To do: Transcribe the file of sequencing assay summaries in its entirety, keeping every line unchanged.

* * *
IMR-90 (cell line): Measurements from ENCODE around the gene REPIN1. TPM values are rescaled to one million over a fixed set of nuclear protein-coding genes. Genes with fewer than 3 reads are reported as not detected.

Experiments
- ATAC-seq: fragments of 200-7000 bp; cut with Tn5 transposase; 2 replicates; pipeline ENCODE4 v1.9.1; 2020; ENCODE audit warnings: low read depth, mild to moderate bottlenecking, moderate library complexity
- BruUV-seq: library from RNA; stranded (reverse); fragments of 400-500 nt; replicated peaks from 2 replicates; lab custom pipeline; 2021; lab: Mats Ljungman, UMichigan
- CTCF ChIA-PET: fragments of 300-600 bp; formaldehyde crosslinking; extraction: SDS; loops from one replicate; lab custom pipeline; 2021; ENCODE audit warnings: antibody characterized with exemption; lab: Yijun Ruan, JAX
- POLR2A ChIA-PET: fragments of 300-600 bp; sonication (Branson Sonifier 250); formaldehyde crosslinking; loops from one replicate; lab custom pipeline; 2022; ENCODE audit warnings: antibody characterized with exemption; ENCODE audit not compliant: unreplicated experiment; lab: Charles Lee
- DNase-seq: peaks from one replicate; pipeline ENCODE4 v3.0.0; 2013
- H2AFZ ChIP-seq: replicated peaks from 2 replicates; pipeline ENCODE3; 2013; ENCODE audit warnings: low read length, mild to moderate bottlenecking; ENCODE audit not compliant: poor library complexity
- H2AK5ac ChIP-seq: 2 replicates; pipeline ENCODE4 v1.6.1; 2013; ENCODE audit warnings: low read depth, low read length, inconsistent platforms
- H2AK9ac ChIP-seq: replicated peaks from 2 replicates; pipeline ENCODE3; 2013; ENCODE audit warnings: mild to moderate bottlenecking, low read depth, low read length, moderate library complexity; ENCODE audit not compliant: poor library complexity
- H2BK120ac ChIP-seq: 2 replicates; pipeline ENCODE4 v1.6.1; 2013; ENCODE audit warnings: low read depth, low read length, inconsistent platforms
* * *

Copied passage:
IMR-90 (cell line): Measurements from ENCODE around the gene REPIN1. TPM values are rescaled to one million over a fixed set of nuclear protein-coding genes. Genes with fewer than 3 reads are reported as not detected.

Experiments
- ATAC-seq: fragments of 200-7000 bp; cut with Tn5 transposase; 2 replicates; pipeline ENCODE4 v1.9.1; 2020; ENCODE audit warnings: low read depth, mild to moderate bottlenecking, moderate library complexity
- BruUV-seq: library from RNA; stranded (reverse); fragments of 400-500 nt; replicated peaks from 2 replicates; lab custom pipeline; 2021; lab: Mats Ljungman, UMichigan
- CTCF ChIA-PET: fragments of 300-600 bp; formaldehyde crosslinking; extraction: SDS; loops from one replicate; lab custom pipeline; 2021; ENCODE audit warnings: antibody characterized with exemption; lab: Yijun Ruan, JAX
- POLR2A ChIA-PET: fragments of 300-600 bp; sonication (Branson Sonifier 250); formaldehyde crosslinking; loops from one replicate; lab custom pipeline; 2022; ENCODE audit warnings: antibody characterized with exemption; ENCODE audit not compliant: unreplicated experiment; lab: Charles Lee
- DNase-seq: peaks from one replicate; pipeline ENCODE4 v3.0.0; 2013
- H2AFZ ChIP-seq: replicated peaks from 2 replicates; pipeline ENCODE3; 2013; ENCODE audit warnings: low read length, mild to moderate bottlenecking; ENCODE audit not compliant: poor library complexity
- H2AK5ac ChIP-seq: 2 replicates; pipeline ENCODE4 v1.6.1; 2013; ENCODE audit warnings: low read depth, low read length, inconsistent platforms
- H2AK9ac ChIP-seq: replicated peaks from 2 replicates; pipeline ENCODE3; 2013; ENCODE audit warnings: mild to moderate bottlenecking, low read depth, low read length, moderate library complexity; ENCODE audit not compliant: poor library complexity
- H2BK120ac ChIP-seq: 2 replicates; pipeline ENCODE4 v1.6.1; 2013; ENCODE audit warnings: low read depth, low read length, inconsistent platforms